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Why Central Bankers Got Serious About Digital Cash

More than a fad.

More than a fad.

Photographer: Chris Ratcliffe/Bloomberg
Updated on

What central banks once sneered at, they’re now scrambling to master. Back when Bitcoin, the world’s first cryptocurrency, was seen as the province of anarchists and drug dealers, it was easy for the world’s central bankers to keep their distance. That changed in a hurry after Facebook Inc. proposed creating its own digital currency, Libra. Suddenly, the concept was seen as both practical and as a potential threat to existing monetary regimes. The central banks of China, the euro area, the Bahamas and others have been experimenting in the field, while others, including the U.S. Federal Reserve and Bank of England, are conducting research but not plunging in, at least for now.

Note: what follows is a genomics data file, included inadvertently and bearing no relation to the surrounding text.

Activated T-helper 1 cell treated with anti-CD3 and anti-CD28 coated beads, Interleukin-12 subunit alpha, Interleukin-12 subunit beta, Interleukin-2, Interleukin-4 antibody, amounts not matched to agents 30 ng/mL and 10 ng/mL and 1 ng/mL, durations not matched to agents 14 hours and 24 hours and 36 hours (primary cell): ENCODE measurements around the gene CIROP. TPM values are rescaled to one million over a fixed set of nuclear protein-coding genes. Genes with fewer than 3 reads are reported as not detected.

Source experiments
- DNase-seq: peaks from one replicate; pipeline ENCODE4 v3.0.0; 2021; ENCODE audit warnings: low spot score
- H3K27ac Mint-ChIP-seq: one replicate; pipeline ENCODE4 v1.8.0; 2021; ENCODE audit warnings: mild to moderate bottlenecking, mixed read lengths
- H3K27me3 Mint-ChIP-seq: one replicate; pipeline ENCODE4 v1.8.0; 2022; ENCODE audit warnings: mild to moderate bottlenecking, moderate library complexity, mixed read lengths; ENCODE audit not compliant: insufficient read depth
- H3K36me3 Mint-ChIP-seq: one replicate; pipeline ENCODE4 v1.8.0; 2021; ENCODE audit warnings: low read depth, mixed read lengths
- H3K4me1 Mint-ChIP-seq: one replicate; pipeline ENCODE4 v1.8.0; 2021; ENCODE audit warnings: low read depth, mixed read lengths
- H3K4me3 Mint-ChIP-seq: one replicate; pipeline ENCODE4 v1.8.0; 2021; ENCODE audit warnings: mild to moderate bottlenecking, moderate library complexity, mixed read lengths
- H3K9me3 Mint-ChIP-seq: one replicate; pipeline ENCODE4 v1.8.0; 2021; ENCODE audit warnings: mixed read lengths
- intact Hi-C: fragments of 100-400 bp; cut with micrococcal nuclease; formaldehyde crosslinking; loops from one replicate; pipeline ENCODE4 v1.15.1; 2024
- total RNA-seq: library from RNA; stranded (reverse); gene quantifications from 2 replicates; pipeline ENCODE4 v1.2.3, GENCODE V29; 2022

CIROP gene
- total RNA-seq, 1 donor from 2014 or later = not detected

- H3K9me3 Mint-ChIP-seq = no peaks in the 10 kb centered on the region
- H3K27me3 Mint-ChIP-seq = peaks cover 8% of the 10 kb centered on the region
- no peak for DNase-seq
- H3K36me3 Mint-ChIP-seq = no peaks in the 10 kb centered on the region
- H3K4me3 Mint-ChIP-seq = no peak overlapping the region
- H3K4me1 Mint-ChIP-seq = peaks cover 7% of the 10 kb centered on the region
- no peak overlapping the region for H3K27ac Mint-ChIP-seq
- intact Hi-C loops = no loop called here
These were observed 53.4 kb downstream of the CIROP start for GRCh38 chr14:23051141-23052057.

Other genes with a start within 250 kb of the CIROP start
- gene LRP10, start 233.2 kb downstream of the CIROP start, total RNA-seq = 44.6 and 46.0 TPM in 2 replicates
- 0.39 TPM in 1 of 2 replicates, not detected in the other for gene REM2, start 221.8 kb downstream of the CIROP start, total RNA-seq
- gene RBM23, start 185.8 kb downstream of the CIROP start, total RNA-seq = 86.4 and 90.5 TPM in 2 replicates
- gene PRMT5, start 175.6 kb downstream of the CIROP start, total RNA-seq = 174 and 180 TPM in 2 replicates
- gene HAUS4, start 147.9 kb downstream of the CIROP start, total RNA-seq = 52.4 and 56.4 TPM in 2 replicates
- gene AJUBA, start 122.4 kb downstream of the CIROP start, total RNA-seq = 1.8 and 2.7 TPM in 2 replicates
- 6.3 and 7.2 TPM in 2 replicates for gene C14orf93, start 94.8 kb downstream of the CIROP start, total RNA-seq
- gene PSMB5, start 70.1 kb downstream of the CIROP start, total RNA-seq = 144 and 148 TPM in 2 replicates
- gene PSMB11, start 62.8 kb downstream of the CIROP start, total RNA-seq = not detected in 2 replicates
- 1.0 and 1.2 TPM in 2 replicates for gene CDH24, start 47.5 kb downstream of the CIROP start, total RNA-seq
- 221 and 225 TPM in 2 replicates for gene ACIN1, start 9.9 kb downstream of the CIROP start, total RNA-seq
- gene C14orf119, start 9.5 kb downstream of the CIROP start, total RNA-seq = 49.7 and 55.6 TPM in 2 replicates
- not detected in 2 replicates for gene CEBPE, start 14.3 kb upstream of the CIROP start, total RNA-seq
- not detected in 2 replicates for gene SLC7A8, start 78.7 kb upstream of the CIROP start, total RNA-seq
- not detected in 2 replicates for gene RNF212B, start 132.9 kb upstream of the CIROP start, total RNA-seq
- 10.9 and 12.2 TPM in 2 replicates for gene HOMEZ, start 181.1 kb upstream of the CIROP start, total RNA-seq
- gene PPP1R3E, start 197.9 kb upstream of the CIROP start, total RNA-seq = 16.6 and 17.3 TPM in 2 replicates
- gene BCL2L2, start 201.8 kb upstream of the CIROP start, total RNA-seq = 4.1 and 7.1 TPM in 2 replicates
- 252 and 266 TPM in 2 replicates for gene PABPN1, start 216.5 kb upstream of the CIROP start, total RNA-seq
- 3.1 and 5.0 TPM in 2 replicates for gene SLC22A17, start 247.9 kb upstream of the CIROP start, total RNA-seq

The prospect of a coin usable for everyday transactions being put into the hands of Facebook’s more-than-two-billion strong user base. Most cryptocurrencies, such as Bitcoin and Ethereum, regularly experience wild price swings that make them unsuitable as a medium of exchange. Libra was conceived as a stablecoin, a flavor of virtual currencies that seeks to track the value of some low-volatility asset; the most popular stablecoin, Tether, aims to follow the U.S. dollar. Facebook’s proposal faces many hurdles, but the notion of an alternative currency used on a global scale was quickly seen by regulators as posing a threat to national sovereignty, privacy, financial stability and central banks’ ability to carry out monetary policy. Billionaire hedge-fund founder Ray Dalio has said that if he were a central bank, he wouldn’t allow any private digital currencies.